In a little over nine months, I will be graduated from high school. The infinite possibilites of the future pulsate in front of me, each one different from the next. The uncertainty scares me.
In his debut novel, Gregory Sherl captures the awful certainness of this uncertainty: Evelyn Shriner and Godfrey Burkes, both in their own relationships, visit an envisionist for a sneak peek at their future with the loves of their lives.
Nobody finds what they wanted, or what they thought they'd find. Hilarity, arguments, therapy, and melancholy ensue as the characters explore what love really means to them, and whether or not they'll ever find what they're looking for.
I've long thought that it wasn't the main characters or their struggles that set a great story apart from the good, but the way that the secondary characters throw their more prominent associates into relief, illuminating the psychology that is hidden to even the most omniscient third-reader. Because of Evelyn's endearingly kleptomanic bestie, Dot, and Godfrey's lifetime friend and wingman, Bart, we gain an artfully crafted glimpse into our character's lives and minds.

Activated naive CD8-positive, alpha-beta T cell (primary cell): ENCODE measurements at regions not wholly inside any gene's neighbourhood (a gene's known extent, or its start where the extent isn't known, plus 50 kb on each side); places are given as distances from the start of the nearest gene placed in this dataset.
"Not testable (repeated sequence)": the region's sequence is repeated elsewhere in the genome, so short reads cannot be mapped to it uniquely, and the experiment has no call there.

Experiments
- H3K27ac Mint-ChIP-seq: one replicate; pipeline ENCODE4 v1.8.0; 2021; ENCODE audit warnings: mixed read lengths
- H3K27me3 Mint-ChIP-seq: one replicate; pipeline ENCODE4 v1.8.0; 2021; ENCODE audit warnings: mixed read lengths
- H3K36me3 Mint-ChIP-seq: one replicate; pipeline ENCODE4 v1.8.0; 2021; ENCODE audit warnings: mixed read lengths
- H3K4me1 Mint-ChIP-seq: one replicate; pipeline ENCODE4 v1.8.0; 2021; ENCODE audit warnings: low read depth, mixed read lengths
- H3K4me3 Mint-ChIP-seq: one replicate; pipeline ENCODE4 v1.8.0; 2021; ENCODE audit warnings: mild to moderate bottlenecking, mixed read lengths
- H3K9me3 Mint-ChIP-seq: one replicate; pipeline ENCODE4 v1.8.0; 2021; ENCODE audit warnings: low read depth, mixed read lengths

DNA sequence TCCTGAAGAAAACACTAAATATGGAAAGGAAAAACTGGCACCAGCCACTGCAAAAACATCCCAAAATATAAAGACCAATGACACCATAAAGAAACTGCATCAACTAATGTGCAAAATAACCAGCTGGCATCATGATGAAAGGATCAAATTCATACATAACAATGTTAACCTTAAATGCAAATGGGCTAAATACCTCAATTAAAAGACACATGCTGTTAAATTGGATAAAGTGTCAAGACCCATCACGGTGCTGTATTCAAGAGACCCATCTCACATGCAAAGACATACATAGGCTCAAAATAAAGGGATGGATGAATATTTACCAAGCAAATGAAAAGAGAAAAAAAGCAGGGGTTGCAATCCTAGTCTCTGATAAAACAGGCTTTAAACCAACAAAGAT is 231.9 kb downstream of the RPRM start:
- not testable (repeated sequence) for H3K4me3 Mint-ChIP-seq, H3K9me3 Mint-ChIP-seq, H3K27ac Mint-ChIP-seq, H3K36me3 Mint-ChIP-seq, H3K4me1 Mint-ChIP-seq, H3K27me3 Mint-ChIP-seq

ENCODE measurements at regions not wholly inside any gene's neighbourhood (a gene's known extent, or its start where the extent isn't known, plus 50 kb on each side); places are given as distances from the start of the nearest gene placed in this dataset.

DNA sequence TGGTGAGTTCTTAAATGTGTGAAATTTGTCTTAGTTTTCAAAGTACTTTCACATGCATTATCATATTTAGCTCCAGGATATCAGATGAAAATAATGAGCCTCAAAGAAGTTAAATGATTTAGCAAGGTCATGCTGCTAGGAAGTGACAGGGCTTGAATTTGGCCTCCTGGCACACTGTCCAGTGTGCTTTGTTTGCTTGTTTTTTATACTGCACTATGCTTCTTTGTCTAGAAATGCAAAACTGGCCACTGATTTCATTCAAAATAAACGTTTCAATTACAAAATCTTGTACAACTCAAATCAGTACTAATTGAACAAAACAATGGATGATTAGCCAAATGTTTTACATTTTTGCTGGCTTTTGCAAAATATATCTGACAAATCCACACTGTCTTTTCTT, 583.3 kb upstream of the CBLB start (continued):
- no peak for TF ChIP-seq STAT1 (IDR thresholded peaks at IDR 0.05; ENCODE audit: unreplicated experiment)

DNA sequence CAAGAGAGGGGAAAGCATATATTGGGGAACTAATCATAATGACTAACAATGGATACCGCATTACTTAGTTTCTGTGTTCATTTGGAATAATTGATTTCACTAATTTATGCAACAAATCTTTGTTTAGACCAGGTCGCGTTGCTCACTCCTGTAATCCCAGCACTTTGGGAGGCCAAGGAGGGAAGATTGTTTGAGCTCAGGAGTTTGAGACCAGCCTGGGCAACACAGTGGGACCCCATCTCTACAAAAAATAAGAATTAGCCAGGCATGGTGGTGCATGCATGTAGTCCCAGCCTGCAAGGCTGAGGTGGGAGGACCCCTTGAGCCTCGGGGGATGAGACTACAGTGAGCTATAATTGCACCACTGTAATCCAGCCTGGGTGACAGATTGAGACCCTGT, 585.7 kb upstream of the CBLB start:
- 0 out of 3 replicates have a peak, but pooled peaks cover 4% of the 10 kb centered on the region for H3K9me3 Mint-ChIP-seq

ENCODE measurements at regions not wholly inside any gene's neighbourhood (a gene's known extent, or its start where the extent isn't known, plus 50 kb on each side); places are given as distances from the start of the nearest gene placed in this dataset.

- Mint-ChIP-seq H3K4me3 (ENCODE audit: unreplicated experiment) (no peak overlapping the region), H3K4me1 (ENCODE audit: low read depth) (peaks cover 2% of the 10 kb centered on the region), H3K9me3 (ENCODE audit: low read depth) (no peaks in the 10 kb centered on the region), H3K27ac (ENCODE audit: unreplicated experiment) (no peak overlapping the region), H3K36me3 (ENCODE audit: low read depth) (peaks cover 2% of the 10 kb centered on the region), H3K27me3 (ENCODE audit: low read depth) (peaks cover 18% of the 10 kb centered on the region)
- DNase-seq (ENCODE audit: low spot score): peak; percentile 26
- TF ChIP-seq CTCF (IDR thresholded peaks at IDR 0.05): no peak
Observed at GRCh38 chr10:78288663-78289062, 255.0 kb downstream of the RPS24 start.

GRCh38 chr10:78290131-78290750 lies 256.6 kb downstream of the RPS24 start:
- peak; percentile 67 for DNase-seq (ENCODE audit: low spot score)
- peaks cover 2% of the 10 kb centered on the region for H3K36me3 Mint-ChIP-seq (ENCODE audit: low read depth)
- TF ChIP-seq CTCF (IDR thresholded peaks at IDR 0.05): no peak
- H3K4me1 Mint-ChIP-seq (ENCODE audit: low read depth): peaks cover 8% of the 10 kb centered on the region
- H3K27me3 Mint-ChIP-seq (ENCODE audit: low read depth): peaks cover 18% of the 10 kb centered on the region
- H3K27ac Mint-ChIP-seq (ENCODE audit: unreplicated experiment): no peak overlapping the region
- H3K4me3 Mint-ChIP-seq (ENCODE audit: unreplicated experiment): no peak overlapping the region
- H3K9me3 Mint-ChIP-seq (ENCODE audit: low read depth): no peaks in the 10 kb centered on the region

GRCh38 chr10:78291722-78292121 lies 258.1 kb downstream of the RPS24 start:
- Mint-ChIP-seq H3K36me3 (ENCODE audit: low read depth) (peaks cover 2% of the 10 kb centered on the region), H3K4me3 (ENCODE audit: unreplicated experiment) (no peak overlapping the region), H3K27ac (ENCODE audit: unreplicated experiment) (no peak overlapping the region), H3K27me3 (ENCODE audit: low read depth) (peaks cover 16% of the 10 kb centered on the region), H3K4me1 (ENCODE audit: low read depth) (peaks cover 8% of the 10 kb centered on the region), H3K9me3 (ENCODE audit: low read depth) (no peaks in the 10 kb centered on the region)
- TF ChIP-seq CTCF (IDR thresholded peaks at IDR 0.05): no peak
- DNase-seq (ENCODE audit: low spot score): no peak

I cannot recommend this novel enough. In addition to being a fun read, it asks (and suggests answers for) serious questions about love, life, and whether or not the future is better left unknown. Too many times we concern ourselves with the societal impact of glimpsing another time, and too few the impact on the individual person peering at a fragment of possibility. Characters pulled straight from real life and questions from all of our lives makes this a love story for curious people.
The Future for Curious People, by Gregory Sherl, will go on sale on September 2nd, 2014. It can be purchased at Weller Book Works either in store, via email, snail-mail, or over the phone. This book contains language and situations that some may find objectionable, mostly because it is a realistic book about people.